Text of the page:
Wilma Mankiller


Wilma Mankiller (1945 - 2010)

“Prior to my election, Cherokee girls would have never thought that they might grow up and become chief.” 

Wilma Mankiller, whose great-grandfather survived the deadly forced march of Native Americans Westward known as the “Trail of Tears,” rose to lead the Cherokee Nation more than 150 years later as principal chief – the first elected female chief of a Native nation in modern times. Throughout her reign from 1985-1995, cut short only by her own severe health challenges, she advocated for extensive community development, self-help, education and healthcare programs that revitalized the Nation of 300,000 citizens.

The sixth of 11 children, Mankiller, whose family name refers to a traditional Cherokee rank, was born in 1945 and raised on tribal lands in Tahlequah, Oklahoma in a home without electricity, indoor plumbing or telephones. Her father, Charley Mankiller was a full-blooded Cherokee, and her mother, Clara Irene Sitton, was of Dutch-Irish descent. In 1956, the family moved to San Francisco as part of a relocation policy to reclaim federally subsidized reservations in exchange for jobs in big cities. But jobs were sporadic and the family continued to struggle with finances, homesickness, and discrimination. “I experienced my own Trail of Tears,” Mankiller later wrote in her autobiography. “I wept tears that came from deep within the Cherokee part of me. They were tears from my history, from my tribe’s past. They were Cherokee tears”

 In 1963, she married Hugo Olaya, an Ecuadorean businessman, and they had two daughters, Gina and Felicia. As a wave of political activism began sweeping the nation, Mankiller started visiting the Indian activists who for 19 months called attention to their plight by occupying the abandoned federal prison on Alcatraz Island in 1969. She began taking college courses at night while working as a coordinator of Indian programs for the Oakland public schools.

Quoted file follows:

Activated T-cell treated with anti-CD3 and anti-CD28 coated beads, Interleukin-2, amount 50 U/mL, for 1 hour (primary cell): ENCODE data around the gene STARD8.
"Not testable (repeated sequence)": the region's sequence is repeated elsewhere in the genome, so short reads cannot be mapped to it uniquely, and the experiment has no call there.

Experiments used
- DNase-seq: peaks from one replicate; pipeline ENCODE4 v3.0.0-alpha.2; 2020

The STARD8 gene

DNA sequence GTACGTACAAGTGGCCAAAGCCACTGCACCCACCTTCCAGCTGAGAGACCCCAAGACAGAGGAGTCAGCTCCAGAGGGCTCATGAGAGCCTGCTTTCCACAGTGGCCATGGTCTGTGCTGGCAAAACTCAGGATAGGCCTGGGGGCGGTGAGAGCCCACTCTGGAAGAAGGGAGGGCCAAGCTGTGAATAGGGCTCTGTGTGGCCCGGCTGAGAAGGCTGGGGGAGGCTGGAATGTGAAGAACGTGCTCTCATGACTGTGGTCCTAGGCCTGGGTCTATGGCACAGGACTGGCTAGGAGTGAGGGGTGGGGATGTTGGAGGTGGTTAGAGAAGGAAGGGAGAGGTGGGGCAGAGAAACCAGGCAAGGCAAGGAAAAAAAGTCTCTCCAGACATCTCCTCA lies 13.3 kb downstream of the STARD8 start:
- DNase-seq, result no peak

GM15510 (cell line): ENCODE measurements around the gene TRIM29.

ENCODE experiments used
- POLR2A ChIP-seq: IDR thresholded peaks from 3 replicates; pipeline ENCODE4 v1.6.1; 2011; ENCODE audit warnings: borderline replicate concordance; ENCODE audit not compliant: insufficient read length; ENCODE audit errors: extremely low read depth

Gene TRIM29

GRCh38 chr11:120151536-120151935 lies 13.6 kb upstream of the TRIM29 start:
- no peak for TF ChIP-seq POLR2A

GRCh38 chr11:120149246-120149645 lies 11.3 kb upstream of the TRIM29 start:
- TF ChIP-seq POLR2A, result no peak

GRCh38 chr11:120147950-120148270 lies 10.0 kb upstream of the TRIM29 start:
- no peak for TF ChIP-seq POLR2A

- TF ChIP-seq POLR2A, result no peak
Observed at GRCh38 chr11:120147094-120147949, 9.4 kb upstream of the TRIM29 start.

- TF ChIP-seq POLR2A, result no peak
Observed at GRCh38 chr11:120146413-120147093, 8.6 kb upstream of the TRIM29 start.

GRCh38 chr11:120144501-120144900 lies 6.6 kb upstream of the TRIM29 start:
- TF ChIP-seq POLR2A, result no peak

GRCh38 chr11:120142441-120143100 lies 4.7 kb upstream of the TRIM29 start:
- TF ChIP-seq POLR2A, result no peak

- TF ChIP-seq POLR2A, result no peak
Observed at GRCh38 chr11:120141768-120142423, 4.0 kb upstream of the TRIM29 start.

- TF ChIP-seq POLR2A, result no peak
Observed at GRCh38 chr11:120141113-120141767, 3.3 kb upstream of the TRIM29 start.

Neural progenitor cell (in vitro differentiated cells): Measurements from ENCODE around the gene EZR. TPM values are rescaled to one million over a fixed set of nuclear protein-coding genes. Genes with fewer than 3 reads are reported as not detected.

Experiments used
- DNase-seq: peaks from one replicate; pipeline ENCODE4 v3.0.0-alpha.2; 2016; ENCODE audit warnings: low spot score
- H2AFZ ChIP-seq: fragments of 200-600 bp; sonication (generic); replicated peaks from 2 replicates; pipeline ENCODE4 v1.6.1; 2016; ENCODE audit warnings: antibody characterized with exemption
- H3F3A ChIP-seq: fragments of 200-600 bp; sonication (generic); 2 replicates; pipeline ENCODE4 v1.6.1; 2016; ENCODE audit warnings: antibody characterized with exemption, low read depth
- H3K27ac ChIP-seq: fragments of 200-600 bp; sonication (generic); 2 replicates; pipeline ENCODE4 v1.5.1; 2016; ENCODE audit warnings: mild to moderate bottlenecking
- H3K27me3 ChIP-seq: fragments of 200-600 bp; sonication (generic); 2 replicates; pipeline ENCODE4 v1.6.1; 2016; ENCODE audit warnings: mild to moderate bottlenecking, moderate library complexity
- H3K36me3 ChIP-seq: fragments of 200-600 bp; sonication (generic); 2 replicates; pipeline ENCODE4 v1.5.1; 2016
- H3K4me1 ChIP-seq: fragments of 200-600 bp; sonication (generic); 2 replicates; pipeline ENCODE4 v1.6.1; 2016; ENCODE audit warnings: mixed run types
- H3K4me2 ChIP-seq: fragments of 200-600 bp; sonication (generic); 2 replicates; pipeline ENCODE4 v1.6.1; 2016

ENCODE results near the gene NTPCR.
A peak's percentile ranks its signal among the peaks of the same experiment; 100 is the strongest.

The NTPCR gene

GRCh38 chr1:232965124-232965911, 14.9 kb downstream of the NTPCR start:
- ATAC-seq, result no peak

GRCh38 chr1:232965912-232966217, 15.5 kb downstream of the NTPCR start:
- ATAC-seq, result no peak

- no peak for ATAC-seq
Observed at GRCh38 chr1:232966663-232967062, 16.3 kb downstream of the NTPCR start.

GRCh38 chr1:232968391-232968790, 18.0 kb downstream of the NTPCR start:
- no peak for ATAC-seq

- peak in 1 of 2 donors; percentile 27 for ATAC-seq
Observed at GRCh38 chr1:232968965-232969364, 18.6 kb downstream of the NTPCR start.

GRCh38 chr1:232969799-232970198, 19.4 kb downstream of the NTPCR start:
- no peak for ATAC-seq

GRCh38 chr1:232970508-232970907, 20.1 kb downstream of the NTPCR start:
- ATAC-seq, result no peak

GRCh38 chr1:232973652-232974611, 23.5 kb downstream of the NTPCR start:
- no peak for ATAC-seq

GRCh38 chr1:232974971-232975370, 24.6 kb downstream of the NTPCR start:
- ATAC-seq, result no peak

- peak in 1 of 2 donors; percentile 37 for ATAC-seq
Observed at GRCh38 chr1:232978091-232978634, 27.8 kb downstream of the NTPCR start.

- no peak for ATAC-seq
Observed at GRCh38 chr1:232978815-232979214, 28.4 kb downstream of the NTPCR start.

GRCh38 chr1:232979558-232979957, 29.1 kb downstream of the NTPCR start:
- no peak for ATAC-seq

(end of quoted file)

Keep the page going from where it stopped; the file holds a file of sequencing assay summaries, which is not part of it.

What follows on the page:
In 1977, after her marriage ended in divorce, Mankiller and her daughters returned to Oklahoma and her grandfather’s land in Mankiller Flats, where she eventually married her longtime friend, Charlie Lee Soap, a full-blood Cherokee traditionalist and fluent Cherokee speaker. Soon, she founded the Community Development Department for the Cherokee Nation, spurring projects that made dramatic improvements in community water systems and housing during the administration of Principal Chief Ross Swimmer. In 1983, Swimmer successfully ran for re-election with Mankiller as his running mate, making her the first woman ever elected deputy chief of the Cherokee Nation. And when Swimmer left office two years later to lead the US Bureau of Indian Affairs, Mankiller assumed the principal chief’s office. Despite opposition from the male-dominated Nation leadership at the time, she was elected in her own campaign in 1987, and re-elected again in 1991 in a landslide victory, collecting 83% of the vote. A string of health problems over the years that included lymphoma, a neuromuscular disorder, kidney failure and pancreatic cancer, dogged her throughout her career.

During her three terms, Mankiller tripled her tribe's enrollment, doubled employment and built new housing, health centers and children's programs in northeast Oklahoma. Under her leadership, infant mortality declined and educational achievement rose. In 1990, she signed an historic self-determination agreement in which the Bureau of Indian Affairs surrendered direct control over millions of dollars in federal funding to the tribe. Her leadership on social and financial issues made her tribe a national role model and she remained a strong voice worldwide for social justice, native people and women after she left office in 1995.

 Mankiller, was the recipient of the Presidential Medal of Freedom in 1998, the highest honor given to civilians in the United States and was inducted into the National Women’s Hall of Fame in 1993. That same year, she published her autobiography, Mankiller: A Chief and Her People, and said she wanted to be remembered for emphasizing that Cherokee values can help solve contemporary problems. She also served as a guest professor at Dartmouth College.